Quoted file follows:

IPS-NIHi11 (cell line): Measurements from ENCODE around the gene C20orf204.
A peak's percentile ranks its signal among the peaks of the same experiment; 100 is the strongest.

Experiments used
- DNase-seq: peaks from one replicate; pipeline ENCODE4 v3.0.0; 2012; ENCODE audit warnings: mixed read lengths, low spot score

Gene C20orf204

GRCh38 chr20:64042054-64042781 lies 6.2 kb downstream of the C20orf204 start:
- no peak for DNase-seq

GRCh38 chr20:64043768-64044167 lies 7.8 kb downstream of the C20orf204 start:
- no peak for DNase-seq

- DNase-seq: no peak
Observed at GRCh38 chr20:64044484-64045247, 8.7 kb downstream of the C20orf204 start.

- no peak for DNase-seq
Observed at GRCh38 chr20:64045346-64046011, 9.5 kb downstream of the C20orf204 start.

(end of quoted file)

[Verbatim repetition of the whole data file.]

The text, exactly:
IPS-NIHi11 (cell line): Measurements from ENCODE around the gene C20orf204.
A peak's percentile ranks its signal among the peaks of the same experiment; 100 is the strongest.

Experiments used
- DNase-seq: peaks from one replicate; pipeline ENCODE4 v3.0.0; 2012; ENCODE audit warnings: mixed read lengths, low spot score

Gene C20orf204

GRCh38 chr20:64042054-64042781 lies 6.2 kb downstream of the C20orf204 start:
- no peak for DNase-seq

GRCh38 chr20:64043768-64044167 lies 7.8 kb downstream of the C20orf204 start:
- no peak for DNase-seq

- DNase-seq: no peak
Observed at GRCh38 chr20:64044484-64045247, 8.7 kb downstream of the C20orf204 start.

- no peak for DNase-seq
Observed at GRCh38 chr20:64045346-64046011, 9.5 kb downstream of the C20orf204 start.